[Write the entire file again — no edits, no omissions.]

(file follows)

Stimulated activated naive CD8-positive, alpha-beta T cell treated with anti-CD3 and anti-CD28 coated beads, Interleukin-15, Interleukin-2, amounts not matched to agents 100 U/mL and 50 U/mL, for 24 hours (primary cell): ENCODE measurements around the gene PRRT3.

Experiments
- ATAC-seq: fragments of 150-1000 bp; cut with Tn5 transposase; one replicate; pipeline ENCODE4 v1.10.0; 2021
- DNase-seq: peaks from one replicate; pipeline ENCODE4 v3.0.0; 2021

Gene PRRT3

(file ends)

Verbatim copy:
Stimulated activated naive CD8-positive, alpha-beta T cell treated with anti-CD3 and anti-CD28 coated beads, Interleukin-15, Interleukin-2, amounts not matched to agents 100 U/mL and 50 U/mL, for 24 hours (primary cell): ENCODE measurements around the gene PRRT3.

Experiments
- ATAC-seq: fragments of 150-1000 bp; cut with Tn5 transposase; one replicate; pipeline ENCODE4 v1.10.0; 2021
- DNase-seq: peaks from one replicate; pipeline ENCODE4 v3.0.0; 2021

Gene PRRT3